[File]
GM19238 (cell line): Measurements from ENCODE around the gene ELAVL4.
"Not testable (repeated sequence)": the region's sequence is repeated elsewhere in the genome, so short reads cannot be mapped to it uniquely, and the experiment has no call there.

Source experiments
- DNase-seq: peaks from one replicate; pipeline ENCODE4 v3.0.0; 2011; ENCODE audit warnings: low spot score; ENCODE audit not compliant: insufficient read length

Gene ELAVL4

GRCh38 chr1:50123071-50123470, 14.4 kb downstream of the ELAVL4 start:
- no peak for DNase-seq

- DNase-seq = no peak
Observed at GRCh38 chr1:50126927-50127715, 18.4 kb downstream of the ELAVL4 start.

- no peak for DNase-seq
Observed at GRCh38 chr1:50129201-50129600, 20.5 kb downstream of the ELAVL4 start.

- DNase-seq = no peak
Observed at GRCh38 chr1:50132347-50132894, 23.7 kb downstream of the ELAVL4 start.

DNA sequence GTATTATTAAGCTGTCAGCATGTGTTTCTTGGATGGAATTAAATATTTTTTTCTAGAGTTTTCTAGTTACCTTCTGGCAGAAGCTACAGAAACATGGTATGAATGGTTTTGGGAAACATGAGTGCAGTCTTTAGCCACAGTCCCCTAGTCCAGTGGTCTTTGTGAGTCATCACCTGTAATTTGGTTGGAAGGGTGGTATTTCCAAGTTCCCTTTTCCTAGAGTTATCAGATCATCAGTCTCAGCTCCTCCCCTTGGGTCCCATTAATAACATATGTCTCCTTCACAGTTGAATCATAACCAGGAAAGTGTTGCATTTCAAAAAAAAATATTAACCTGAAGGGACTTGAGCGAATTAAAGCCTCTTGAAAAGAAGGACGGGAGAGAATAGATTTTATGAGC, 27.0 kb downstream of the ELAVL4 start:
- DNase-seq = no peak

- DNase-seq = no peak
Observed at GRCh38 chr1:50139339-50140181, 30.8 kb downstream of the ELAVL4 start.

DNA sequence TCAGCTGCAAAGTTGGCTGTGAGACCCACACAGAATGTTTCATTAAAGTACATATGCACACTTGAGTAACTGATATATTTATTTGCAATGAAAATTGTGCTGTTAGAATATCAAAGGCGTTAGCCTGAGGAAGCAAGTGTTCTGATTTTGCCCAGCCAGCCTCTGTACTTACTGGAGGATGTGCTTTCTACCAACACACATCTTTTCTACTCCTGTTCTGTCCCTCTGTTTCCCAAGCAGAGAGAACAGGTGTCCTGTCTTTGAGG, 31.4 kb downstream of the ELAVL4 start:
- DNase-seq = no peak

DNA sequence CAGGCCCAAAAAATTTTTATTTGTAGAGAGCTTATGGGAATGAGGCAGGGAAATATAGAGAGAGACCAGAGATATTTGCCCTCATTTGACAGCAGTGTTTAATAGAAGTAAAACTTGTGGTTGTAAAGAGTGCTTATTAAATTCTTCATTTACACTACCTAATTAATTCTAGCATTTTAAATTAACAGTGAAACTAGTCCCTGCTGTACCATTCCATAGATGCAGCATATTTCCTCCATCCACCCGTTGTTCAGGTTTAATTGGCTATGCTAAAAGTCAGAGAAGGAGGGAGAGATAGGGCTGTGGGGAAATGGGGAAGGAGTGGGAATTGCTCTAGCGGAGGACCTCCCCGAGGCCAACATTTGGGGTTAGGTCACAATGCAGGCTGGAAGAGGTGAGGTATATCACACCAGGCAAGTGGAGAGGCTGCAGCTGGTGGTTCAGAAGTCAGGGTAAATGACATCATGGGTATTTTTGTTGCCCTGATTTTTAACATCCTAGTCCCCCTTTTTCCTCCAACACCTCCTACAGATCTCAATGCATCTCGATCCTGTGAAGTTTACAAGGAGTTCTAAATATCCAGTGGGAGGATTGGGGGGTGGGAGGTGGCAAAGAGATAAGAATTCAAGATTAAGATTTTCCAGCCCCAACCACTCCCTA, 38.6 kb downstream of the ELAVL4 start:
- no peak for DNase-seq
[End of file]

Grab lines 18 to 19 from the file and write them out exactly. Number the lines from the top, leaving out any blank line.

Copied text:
DNA sequence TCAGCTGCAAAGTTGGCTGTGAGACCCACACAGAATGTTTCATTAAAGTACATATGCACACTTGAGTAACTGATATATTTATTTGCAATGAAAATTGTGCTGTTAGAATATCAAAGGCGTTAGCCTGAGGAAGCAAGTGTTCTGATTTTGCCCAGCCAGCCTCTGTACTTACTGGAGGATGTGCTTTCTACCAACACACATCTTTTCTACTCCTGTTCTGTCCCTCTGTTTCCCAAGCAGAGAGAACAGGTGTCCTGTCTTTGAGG, 31.4 kb downstream of the ELAVL4 start:
- DNase-seq = no peak